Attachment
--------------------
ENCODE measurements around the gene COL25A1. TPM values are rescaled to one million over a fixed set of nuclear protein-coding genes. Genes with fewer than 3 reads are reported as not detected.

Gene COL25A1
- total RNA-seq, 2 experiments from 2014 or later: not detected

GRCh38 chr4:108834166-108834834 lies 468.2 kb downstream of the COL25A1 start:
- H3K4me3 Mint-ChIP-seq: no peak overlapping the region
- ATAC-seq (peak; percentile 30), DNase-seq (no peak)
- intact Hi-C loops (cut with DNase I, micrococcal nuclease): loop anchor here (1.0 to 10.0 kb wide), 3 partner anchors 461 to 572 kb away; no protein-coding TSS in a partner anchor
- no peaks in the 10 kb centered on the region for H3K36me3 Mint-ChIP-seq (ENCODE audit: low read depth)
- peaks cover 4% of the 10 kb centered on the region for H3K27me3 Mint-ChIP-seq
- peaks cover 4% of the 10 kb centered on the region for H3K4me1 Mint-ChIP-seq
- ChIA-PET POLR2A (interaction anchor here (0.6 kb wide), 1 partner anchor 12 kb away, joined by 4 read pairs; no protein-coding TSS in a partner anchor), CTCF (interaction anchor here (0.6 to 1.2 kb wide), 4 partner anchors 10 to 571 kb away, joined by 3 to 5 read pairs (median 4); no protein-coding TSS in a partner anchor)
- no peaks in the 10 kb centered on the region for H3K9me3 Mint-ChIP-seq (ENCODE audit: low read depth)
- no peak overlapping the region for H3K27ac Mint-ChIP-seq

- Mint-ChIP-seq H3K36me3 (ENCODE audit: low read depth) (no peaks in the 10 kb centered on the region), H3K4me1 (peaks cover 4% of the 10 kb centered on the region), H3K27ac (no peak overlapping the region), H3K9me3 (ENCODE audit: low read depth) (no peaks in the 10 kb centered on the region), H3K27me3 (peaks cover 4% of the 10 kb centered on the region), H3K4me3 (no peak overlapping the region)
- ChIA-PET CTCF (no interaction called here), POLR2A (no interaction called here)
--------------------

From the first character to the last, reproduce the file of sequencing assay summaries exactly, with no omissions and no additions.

ENCODE measurements around the gene COL25A1. TPM values are rescaled to one million over a fixed set of nuclear protein-coding genes. Genes with fewer than 3 reads are reported as not detected.

Gene COL25A1
- total RNA-seq, 2 experiments from 2014 or later: not detected

GRCh38 chr4:108834166-108834834 lies 468.2 kb downstream of the COL25A1 start:
- H3K4me3 Mint-ChIP-seq: no peak overlapping the region
- ATAC-seq (peak; percentile 30), DNase-seq (no peak)
- intact Hi-C loops (cut with DNase I, micrococcal nuclease): loop anchor here (1.0 to 10.0 kb wide), 3 partner anchors 461 to 572 kb away; no protein-coding TSS in a partner anchor
- no peaks in the 10 kb centered on the region for H3K36me3 Mint-ChIP-seq (ENCODE audit: low read depth)
- peaks cover 4% of the 10 kb centered on the region for H3K27me3 Mint-ChIP-seq
- peaks cover 4% of the 10 kb centered on the region for H3K4me1 Mint-ChIP-seq
- ChIA-PET POLR2A (interaction anchor here (0.6 kb wide), 1 partner anchor 12 kb away, joined by 4 read pairs; no protein-coding TSS in a partner anchor), CTCF (interaction anchor here (0.6 to 1.2 kb wide), 4 partner anchors 10 to 571 kb away, joined by 3 to 5 read pairs (median 4); no protein-coding TSS in a partner anchor)
- no peaks in the 10 kb centered on the region for H3K9me3 Mint-ChIP-seq (ENCODE audit: low read depth)
- no peak overlapping the region for H3K27ac Mint-ChIP-seq

- Mint-ChIP-seq H3K36me3 (ENCODE audit: low read depth) (no peaks in the 10 kb centered on the region), H3K4me1 (peaks cover 4% of the 10 kb centered on the region), H3K27ac (no peak overlapping the region), H3K9me3 (ENCODE audit: low read depth) (no peaks in the 10 kb centered on the region), H3K27me3 (peaks cover 4% of the 10 kb centered on the region), H3K4me3 (no peak overlapping the region)
- ChIA-PET CTCF (no interaction called here), POLR2A (no interaction called here)